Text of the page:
"William said his head really hurt above one eye and he had a high temperature.

"There was a bug going around school, so my husband and I didn't think it was any more than that. But a few days later he had a massive seizure."

Doctors discovered he had an abscess on his brain, known as a subdural empyema, which is caused by a rare strain of meningitis. He needed a lifethreatening operation to remove the fluid.

"All the doctors and surgeons thought he was going to die - nobody thought he was going to come out of surgery," added his mother.

"Before he went in I cut off a lock of his hair to keep."

Following the operation William, a pupil at Hempland Primary School in York, was in hospital for more than four weeks. He lost the ability to read and write and his memory was also affected.

But remarkably he was able to play the piano and trumpet much better than before.

After he came out of hospital William went on a family holiday to Northumberland with his parents and brothers Alex, 16, and Edward, 15.

"William was playing on the beach," said Mrs McCartney-Moore.

"He suddenly said, 'Look, I've made a sand castle' but really stretched the vowels out, which made him sound really posh.

"We all just stared back at him - we couldn't believe what we had just heard because he had a northern accent before his illness.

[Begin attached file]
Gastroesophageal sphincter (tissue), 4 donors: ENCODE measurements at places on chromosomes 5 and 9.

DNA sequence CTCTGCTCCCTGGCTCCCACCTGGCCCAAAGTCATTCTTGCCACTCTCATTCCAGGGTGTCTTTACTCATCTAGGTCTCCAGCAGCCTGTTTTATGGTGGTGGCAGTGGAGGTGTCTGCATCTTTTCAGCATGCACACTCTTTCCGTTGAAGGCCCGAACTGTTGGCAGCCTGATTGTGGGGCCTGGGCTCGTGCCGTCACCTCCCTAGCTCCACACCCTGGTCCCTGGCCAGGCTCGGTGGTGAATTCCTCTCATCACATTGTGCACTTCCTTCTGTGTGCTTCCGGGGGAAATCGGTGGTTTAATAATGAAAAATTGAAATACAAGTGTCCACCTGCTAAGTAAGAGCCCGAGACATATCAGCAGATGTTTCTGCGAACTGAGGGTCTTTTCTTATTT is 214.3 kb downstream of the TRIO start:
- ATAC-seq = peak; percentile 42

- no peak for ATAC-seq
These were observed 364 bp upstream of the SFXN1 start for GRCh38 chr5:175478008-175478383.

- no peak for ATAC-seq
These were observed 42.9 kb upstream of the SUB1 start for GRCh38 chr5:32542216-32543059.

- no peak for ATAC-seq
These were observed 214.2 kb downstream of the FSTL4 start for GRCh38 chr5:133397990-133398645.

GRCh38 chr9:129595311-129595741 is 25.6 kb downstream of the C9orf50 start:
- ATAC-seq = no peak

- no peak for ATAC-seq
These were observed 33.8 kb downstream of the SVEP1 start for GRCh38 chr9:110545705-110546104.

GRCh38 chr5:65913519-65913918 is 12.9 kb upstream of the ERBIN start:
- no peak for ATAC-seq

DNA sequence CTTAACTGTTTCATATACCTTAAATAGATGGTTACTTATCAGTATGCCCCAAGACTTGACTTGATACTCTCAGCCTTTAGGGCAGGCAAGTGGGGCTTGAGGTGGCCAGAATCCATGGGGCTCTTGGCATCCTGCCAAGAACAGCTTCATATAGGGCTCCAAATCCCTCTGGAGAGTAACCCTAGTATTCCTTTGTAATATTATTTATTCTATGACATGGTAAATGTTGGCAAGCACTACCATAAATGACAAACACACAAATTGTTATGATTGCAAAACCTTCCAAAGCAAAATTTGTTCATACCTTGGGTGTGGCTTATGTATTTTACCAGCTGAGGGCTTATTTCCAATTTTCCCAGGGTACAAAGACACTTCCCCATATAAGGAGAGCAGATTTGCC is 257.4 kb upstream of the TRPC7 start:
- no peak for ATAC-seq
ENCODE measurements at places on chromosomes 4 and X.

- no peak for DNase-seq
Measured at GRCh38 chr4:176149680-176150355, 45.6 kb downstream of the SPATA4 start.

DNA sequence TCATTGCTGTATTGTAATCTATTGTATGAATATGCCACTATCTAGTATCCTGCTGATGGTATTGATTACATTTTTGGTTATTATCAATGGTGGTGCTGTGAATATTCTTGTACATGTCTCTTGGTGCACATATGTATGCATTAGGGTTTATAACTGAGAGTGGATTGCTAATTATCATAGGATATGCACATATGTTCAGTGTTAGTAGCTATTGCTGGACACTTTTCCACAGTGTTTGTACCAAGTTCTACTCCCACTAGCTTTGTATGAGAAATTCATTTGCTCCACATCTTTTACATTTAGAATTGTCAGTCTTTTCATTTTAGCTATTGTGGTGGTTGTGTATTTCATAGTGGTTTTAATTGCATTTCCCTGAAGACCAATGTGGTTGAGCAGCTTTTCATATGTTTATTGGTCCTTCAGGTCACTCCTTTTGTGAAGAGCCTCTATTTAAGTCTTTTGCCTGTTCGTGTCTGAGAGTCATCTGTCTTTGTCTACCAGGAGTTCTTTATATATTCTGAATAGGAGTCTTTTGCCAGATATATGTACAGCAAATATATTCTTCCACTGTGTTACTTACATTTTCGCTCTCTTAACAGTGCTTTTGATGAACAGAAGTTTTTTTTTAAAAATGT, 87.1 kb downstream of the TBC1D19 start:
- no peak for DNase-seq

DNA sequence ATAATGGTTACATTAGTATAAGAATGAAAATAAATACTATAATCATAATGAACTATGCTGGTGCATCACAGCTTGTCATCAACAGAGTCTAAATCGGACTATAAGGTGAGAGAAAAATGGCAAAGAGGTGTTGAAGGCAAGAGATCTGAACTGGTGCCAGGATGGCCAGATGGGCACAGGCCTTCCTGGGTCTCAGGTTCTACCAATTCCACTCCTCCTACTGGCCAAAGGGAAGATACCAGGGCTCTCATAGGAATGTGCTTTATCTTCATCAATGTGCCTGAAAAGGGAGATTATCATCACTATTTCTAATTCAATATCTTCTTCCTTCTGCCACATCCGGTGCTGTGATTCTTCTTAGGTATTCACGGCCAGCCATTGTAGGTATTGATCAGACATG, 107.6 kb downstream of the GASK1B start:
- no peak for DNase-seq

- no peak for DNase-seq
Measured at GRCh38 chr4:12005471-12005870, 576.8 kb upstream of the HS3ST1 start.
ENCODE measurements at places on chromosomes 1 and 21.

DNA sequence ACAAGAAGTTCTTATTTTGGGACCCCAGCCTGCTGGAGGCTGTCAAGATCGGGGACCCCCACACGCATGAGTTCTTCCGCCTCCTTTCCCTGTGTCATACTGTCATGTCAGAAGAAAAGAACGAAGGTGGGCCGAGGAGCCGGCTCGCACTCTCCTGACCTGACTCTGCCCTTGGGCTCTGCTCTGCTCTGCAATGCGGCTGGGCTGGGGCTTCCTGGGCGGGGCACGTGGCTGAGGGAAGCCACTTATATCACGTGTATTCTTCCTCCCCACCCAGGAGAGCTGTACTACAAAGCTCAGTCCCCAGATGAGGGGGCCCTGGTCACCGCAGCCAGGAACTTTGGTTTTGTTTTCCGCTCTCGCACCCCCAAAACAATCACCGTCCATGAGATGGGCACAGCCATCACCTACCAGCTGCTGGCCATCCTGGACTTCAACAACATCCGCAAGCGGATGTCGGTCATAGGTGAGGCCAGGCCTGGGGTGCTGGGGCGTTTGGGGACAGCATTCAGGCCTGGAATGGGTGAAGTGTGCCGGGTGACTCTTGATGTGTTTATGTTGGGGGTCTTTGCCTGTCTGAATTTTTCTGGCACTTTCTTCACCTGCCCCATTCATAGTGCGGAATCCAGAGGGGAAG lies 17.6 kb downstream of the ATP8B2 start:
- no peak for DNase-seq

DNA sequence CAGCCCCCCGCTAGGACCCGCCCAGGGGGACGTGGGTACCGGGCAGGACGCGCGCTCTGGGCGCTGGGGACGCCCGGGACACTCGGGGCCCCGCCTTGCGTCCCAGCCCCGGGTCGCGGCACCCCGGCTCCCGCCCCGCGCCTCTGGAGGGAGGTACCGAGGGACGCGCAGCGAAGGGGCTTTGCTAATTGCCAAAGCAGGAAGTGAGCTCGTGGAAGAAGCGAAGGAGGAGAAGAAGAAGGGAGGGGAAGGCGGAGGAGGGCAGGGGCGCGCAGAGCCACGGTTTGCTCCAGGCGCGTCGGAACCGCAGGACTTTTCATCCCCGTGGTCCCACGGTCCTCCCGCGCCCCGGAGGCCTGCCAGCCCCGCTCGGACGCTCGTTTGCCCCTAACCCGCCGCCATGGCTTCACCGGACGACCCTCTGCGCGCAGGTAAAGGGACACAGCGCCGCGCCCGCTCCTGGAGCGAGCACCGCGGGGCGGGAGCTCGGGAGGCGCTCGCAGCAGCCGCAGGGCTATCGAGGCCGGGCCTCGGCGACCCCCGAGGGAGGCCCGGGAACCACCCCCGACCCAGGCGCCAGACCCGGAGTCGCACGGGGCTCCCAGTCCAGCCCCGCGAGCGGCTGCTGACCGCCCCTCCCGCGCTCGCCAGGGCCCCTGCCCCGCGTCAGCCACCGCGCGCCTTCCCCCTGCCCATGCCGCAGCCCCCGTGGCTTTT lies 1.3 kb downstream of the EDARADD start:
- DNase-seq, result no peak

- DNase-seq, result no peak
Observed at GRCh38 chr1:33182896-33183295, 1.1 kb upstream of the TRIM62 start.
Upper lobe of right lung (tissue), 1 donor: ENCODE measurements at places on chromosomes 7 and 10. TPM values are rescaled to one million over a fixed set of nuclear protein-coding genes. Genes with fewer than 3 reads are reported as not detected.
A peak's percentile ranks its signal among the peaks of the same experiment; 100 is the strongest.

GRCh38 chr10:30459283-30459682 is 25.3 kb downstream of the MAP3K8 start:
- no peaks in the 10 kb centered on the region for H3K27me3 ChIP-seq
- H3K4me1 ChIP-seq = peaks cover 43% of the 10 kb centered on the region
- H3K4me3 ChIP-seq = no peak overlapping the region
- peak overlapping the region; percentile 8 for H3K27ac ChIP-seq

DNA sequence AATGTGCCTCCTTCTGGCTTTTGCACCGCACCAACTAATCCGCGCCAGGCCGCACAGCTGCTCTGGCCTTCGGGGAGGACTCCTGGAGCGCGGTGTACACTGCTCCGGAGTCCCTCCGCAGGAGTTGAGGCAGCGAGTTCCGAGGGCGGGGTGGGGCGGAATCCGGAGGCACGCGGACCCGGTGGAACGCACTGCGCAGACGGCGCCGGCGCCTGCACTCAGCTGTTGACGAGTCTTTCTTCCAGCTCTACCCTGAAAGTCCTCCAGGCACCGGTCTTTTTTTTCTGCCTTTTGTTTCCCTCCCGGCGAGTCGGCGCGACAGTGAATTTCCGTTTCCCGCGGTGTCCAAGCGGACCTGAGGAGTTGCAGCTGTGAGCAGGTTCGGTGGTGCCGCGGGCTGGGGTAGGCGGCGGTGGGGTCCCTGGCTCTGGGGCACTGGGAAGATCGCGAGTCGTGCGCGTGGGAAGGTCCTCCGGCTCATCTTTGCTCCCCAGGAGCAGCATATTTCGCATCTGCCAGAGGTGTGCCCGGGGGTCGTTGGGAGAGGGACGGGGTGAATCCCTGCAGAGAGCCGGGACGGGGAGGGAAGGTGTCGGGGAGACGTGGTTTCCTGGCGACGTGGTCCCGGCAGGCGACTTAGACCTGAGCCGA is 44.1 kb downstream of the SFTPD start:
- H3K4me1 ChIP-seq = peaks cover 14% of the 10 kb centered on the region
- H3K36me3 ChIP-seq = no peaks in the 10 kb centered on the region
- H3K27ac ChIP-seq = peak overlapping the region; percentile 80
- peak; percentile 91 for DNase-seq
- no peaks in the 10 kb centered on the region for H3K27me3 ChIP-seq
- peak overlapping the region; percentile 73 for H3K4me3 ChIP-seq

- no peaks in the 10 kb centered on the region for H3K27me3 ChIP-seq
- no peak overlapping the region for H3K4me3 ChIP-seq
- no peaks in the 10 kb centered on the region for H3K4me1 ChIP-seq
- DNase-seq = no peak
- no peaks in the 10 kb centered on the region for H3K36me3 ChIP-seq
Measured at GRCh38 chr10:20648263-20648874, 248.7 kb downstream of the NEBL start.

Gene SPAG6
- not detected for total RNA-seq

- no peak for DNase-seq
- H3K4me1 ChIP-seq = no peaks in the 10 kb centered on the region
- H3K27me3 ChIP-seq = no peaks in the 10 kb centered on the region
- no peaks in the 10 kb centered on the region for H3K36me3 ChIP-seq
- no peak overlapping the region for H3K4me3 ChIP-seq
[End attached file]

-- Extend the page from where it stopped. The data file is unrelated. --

"But the strange thing was that he had no idea why we were staring at him - he just thought he was speaking normally."

Mrs McCartney-Moore, who took 18 months off work to nurse her son back to health, added: "He went from being such a bright, lovely, wonderful boy who was confident and socially aware, to being like a two-year-old who followed me everywhere like a toddler.

"It was such a shock because he had always been such a sparky, healthy little boy."

William has since returned to normal in everything but the way he speaks.

Brain surgeon Paul Eldridge, who works at the specialist Walton Neurological Centre, Liverpool, said it was possible that the infection and abscess had affected the area of the brain which controls language skills, forcing William to learn how to speak again.

"It's as if he's re-learnt how to talk from listening to language from sources different to those that prompted his speech first time around."

Phil Edge, head of therapy at the brain injury charity, Brainwave, said: "I've heard of other patients developing changes in their speech or behaviour following a head injury or brain surgery, but not quite to this extent that an accent completely changes.

"Usually, a person's speech changes in pitch or tone, but it's interesting that this boy's lost his Yorkshire dialect completely.

"Obviously there has been some change to the central speech centre of his brain which has caused differences in how it is functioning now, compared with before the operation."

Last week the Daily Mail revealed how Czech speedway rider Matej Kus started speaking fluent English after he was knocked unconscious in a racing accident.

Despite knowing only basic English phrases before the crash, the 18-year-old, who made a full recovery, was able to chat with paramedics as they treated his injuries.
 

martianvirus

READY THE ANALPROBES!!!!!!!!
Nov 20, 2005
19,062
134
268
Las Vegas, NV
#8
People have similar things happen with other organ transplants, such as the heart. I've heard of people getting the memories of the donor. Strange things happen with our bodies.